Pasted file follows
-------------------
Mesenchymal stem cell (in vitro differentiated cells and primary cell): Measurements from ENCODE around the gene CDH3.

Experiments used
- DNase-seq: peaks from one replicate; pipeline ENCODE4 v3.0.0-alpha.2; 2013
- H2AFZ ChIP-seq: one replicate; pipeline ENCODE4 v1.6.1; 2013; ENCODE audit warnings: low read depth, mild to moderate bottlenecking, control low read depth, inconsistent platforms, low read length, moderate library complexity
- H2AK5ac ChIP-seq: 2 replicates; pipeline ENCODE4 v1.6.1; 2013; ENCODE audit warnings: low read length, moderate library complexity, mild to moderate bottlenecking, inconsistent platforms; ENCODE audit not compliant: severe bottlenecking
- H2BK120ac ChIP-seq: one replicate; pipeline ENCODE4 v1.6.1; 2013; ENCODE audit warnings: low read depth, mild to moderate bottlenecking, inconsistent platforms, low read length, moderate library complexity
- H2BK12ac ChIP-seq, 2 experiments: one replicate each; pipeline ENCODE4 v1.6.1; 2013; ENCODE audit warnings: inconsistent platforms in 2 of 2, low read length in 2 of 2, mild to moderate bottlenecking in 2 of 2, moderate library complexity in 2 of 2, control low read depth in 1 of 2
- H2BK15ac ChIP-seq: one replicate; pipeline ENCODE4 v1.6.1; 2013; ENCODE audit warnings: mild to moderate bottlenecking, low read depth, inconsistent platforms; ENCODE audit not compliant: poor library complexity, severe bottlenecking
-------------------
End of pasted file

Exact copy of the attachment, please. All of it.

Mesenchymal stem cell (in vitro differentiated cells and primary cell): Measurements from ENCODE around the gene CDH3.

Experiments used
- DNase-seq: peaks from one replicate; pipeline ENCODE4 v3.0.0-alpha.2; 2013
- H2AFZ ChIP-seq: one replicate; pipeline ENCODE4 v1.6.1; 2013; ENCODE audit warnings: low read depth, mild to moderate bottlenecking, control low read depth, inconsistent platforms, low read length, moderate library complexity
- H2AK5ac ChIP-seq: 2 replicates; pipeline ENCODE4 v1.6.1; 2013; ENCODE audit warnings: low read length, moderate library complexity, mild to moderate bottlenecking, inconsistent platforms; ENCODE audit not compliant: severe bottlenecking
- H2BK120ac ChIP-seq: one replicate; pipeline ENCODE4 v1.6.1; 2013; ENCODE audit warnings: low read depth, mild to moderate bottlenecking, inconsistent platforms, low read length, moderate library complexity
- H2BK12ac ChIP-seq, 2 experiments: one replicate each; pipeline ENCODE4 v1.6.1; 2013; ENCODE audit warnings: inconsistent platforms in 2 of 2, low read length in 2 of 2, mild to moderate bottlenecking in 2 of 2, moderate library complexity in 2 of 2, control low read depth in 1 of 2
- H2BK15ac ChIP-seq: one replicate; pipeline ENCODE4 v1.6.1; 2013; ENCODE audit warnings: mild to moderate bottlenecking, low read depth, inconsistent platforms; ENCODE audit not compliant: poor library complexity, severe bottlenecking